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Baltic Exchange Shipping Insights

A roundup of the week's tanker and dry bulk market

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DRY BULK REPORT

Capesize

The Capesize market endured another dreadful week of calamitous rate level falls, as the usual season low Q1 period combined with recent global events to stifle demand.

Brazil iron ore flows, hit by recent poor weather, have left the spot cargo market barren. Appallingly low Brazil to China cargo levels were heard in the market on Friday, causing C3 to mark down to $13.575, a drop of $1.49 for the week.

In the Pacific, the arrival of tropical cyclone Damien put an anchor on activity out of West Australia, with Dampier needing to close at the end of the week.

Bunkers gave some reprieve throughout the week to owners' earnings, while the coronavirus remains the wild card many are unsure how to anticipate.

Freight levels are firmly at the bottom of the market.

Scrubber-fitted vessels continue to command a healthy premium on cheaper high-sulphur fuel, but a lack of cargo options will be a concern for all owners.

Panamax

An eventful week finished with a contemplative outlook in the market. It began slowly, with a mid-week push particularly from East Coast South America.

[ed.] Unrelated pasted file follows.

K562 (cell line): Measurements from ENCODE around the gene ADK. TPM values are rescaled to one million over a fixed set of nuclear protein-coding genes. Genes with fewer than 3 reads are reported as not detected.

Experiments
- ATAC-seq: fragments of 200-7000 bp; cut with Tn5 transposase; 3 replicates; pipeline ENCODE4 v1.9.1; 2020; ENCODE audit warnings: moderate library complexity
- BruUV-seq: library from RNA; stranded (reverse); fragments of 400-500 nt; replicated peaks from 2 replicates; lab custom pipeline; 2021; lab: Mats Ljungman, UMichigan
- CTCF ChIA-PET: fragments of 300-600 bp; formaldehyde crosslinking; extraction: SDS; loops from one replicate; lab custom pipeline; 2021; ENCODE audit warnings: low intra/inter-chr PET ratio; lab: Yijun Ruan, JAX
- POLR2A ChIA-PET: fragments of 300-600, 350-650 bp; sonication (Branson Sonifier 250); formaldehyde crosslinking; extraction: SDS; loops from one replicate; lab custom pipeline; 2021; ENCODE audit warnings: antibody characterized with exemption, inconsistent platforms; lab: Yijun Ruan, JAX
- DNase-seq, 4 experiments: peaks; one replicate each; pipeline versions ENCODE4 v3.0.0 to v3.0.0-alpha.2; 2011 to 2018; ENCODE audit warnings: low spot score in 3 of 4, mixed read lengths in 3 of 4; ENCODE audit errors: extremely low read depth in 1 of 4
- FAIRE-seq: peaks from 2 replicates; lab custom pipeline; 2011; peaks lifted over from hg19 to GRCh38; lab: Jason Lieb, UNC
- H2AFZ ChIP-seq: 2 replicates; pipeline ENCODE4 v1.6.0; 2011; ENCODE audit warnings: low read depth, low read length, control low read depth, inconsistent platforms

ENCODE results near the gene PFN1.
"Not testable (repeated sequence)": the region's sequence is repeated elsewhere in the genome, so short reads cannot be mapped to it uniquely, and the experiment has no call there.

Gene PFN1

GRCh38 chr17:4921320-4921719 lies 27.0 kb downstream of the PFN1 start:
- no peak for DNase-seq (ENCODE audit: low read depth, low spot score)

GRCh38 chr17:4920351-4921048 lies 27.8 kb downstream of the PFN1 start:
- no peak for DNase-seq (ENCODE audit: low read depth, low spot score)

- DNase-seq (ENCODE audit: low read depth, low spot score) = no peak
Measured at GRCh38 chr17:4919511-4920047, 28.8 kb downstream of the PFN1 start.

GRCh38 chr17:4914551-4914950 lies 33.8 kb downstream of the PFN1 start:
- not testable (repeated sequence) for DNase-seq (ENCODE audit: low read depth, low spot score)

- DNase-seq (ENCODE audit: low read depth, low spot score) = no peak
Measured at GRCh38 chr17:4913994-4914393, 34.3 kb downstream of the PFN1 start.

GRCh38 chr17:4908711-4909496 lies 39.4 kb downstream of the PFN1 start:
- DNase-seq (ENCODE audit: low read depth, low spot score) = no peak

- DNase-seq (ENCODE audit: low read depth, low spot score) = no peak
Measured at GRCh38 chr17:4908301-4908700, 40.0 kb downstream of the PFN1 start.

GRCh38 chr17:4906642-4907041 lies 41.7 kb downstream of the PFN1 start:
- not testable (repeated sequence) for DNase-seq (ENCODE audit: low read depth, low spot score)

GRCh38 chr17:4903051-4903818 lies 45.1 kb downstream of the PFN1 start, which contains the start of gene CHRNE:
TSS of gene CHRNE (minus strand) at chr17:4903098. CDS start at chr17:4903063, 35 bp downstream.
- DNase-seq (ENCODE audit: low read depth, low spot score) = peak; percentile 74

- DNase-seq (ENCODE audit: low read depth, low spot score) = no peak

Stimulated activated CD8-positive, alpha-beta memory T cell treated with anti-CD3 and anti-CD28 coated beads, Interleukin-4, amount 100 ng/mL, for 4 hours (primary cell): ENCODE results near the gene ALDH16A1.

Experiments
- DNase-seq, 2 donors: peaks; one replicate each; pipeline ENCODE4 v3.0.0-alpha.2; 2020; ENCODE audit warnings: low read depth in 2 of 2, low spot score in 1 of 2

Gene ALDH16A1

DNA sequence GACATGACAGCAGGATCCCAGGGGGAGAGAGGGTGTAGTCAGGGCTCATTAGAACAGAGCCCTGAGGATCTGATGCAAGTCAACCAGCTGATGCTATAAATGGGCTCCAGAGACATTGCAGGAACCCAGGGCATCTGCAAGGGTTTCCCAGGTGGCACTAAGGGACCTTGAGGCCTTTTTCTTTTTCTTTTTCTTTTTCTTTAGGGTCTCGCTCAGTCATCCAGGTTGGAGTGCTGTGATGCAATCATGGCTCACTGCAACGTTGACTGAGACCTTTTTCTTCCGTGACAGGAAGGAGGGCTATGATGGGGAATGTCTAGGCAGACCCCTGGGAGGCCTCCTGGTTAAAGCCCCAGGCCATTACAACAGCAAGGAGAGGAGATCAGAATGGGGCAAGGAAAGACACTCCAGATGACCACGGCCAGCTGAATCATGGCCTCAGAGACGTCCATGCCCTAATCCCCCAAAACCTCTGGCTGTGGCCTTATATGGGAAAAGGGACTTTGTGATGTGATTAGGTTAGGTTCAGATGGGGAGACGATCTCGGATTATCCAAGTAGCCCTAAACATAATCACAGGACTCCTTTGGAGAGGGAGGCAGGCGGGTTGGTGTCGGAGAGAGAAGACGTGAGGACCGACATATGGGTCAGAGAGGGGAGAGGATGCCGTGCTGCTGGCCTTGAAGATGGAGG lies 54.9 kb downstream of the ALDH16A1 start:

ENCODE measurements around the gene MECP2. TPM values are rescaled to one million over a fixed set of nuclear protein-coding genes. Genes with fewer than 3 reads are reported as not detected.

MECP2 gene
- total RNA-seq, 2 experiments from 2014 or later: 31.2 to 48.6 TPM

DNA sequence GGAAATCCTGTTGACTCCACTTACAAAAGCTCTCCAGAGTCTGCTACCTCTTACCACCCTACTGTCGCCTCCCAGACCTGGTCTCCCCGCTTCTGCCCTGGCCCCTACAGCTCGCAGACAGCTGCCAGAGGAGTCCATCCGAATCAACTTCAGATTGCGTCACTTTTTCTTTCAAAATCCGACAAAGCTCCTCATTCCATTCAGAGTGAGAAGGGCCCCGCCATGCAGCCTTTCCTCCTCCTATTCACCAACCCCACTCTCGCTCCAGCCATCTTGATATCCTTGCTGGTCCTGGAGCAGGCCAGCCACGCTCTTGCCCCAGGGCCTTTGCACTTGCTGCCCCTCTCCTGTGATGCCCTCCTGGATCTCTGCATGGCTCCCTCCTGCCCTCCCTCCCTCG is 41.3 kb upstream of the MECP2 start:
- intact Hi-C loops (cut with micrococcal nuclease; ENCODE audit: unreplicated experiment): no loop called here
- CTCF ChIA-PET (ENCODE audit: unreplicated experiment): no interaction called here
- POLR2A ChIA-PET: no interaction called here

Elsewhere in the Atlantic, the sheer numbers of early tonnage were counterbalancing the limited fresh demand on offer, with many operator ships performing own business.

In Asia, the North held firm for much of it, as some positional tightness on a few requirements kept rates at a steady level.

Further south, insufficient demand resulted in reduced levels for the shorter duration trips, as tonnage count increased here.

Varying rates concluded, including an 82,000dwt ship agreeing $13,500 plus $350,000 ballast bonus for a trip from East Coast South America to the Far East.

Another 82,000dwt ship achieved $11,800 plus $180,000 ballast bonus for a similar trip.

Meanwhile, in Asia, an 82,000dwt ship agreed $2,500 for a West Australia to China run.

A nicely described 84,000dwt ship fixed at $6,000 for a West Australia to Japan coal trip.

Supramax/Ultramax

It was another poor week, with many areas suffering a lack of enquiry and an oversupply of tonnage.

Period activity was limited, but a 61,000dwt ship was reported fixed basis delivery Muscat at $7,600 for the first 30 days and $11,000 for balance up to one-year trading.

From the Atlantic the only resistance came from owner's reluctance to send their vessels to the Asian basin.

From the US Gulf a 60,000dwt ship fixed in the low $20,000s for a trip to Japan.

In contrast from business which kept vessels in the Atlantic, a 55,000dwt ship fixed from the US Gulf for a trip to Turkey in the low $9,000s.

The Asian arena struggled, a 50,000dwt ship fixing a coal run from East Kalimantan to India at $2,000.

For Pacific round business, a 63,500dwt vessel was reported fixed basis delivery Busan trip via the North Pacific, redelivery Philippines, in the mid $5,000s.

Likewise the Indian Ocean suffered, a 57,000dwt ship being rumoured on subjects for a trip delivery Richards Bay, redelivery West Coast India, at $6,000 plus $50,000 ballast bonus.

Handysize

Overall the market was still weak and quiet in both basins, limited activity circulated.